On Wednesday’s St. Louis on the Air, host Sarah Fenske talked with Marcus Harrison to learn about how morticians are organizing funerals and treating people who have died during the pandemic. Harrison is the general manager and embalmer at Austin Layne in north St. Louis County and said the center has seen COVID-19 victims daily.

Mission Taco Joint's curbside margarita program is back on track after Missouri's government suspended laws preventing local restaurants from selling pre-batched cocktails.
Mission Taco Joint

Pre-batched drinks have long been a low-key strategy used by bartenders to serve patrons sophisticated drinks quickly. Made ahead of time, they allow bartenders to mix perfect proportions, shake them to the perfect temperature and serve them efficiently. 

With the coronavirus pandemic shuttering the restaurant industry, though, pre-batching isn’t simply a shortcut — it’s a necessity. In mid-April, the Missouri Division of Alcohol and Tobacco Control began allowing local restaurants to sell pre-mixed cocktails, so long as they’re in a sealed container and accompanied by a food purchase. The relaxed rules that permit curbside cocktails are in effect through May 15.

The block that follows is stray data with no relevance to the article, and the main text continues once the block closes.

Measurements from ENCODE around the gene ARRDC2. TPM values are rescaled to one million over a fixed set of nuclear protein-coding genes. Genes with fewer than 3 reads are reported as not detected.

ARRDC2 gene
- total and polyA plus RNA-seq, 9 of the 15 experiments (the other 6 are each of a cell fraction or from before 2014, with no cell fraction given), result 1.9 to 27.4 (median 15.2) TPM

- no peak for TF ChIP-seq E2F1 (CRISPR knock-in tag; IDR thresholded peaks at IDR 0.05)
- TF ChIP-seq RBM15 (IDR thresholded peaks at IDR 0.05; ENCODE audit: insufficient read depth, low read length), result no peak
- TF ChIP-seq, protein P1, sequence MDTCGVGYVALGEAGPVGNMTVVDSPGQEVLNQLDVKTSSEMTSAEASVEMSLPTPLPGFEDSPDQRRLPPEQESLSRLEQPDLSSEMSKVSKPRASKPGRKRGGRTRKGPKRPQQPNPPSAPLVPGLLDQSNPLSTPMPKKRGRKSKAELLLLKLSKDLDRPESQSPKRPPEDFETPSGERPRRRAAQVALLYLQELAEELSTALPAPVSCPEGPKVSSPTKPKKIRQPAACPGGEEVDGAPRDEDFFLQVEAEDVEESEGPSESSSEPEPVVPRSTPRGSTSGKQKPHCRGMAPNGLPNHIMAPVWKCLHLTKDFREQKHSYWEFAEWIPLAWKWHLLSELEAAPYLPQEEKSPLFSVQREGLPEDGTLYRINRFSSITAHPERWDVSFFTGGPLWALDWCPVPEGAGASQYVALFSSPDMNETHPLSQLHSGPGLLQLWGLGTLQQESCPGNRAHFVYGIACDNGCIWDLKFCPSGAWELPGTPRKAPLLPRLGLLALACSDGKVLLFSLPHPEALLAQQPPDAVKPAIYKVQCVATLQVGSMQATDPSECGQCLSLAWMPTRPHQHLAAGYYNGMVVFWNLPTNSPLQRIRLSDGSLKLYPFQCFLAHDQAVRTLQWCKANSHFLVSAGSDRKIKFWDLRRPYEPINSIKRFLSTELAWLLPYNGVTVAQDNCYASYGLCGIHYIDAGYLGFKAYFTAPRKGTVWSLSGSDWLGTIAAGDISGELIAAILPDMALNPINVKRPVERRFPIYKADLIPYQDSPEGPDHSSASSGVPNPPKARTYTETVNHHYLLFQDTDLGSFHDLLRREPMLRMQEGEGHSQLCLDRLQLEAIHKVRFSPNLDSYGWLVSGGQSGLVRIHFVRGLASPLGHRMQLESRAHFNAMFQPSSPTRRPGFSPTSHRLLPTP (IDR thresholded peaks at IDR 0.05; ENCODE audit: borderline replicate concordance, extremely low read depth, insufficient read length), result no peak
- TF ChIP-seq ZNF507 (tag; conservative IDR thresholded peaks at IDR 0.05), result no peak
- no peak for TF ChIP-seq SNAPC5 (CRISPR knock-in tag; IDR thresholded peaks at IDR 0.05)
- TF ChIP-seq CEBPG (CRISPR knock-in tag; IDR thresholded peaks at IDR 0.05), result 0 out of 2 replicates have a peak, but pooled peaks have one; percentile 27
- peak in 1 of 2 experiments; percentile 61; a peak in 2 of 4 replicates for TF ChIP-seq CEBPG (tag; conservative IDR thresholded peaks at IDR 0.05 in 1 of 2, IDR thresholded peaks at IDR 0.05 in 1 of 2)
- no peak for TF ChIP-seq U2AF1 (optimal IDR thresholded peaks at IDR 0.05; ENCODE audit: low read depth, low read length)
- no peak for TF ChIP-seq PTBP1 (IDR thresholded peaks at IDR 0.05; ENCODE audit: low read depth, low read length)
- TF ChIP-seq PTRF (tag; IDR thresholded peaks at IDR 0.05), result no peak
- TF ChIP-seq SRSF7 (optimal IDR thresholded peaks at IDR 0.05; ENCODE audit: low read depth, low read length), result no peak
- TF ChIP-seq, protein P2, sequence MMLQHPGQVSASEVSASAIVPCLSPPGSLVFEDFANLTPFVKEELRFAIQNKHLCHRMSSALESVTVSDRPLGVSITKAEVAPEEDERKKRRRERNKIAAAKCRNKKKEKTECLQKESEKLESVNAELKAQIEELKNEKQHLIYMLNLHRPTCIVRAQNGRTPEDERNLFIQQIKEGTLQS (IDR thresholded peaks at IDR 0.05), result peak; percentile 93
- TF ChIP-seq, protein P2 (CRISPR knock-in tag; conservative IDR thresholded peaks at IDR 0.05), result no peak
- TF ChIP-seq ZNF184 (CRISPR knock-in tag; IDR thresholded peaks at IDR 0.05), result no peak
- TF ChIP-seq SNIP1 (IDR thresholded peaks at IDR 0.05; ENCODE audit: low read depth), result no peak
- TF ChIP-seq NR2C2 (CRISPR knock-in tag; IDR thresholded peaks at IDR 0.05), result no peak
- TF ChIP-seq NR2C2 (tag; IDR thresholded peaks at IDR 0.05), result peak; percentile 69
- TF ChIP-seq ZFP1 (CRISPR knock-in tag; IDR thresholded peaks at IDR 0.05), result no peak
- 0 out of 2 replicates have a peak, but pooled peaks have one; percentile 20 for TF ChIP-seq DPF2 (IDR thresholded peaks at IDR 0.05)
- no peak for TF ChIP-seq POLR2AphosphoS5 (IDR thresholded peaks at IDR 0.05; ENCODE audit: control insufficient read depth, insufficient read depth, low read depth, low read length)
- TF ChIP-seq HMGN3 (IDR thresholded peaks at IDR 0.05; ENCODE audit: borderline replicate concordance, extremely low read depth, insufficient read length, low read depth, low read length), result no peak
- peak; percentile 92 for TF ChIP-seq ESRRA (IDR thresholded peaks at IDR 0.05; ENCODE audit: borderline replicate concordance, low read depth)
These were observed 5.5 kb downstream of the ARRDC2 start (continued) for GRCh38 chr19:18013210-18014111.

Christina "Steenz" Stewart is now the new artist on "Heart of The City," a daily syndicated comic strip.
Steenz

Christina “Steenz” Stewart initially studied studio art with a focus on illustration while attending Maryville University. Although she honed her visual craft there, she realized she didn’t quite get the tools to become a professional cartoonist. 

After leaving Maryville University, she picked up various jobs in editing and retail, eventually landing a job at Star Clipper, a local comic book store. It was there that she decided to try her hand at making comics. She would submit to Ink and Drink Comics, a local monthly gathering of comic fans releasing semi-annual themed short story anthologies, and collaborate on projects with friends.

It wasn’t until she saw comic artist Brittany Williams’ name on a Samurai Jack comic that Stewart realized she could make being a comic artist a career.

Michael Turley is the fourth generation to operate his family's dairy farm.
File photo | Virginia Harold | Sauce Magazine

The closings of schools, workplaces and restaurants have shuttered the work of dairy farmers across the country. Before the pandemic, milk prices had already dropped roughly 40% over the last six years due to corporate farming and the popularity of plant-derived milk alternatives. The current sharp crash in milk prices is leaving farmers with very few options other than dumping the milk down the drain.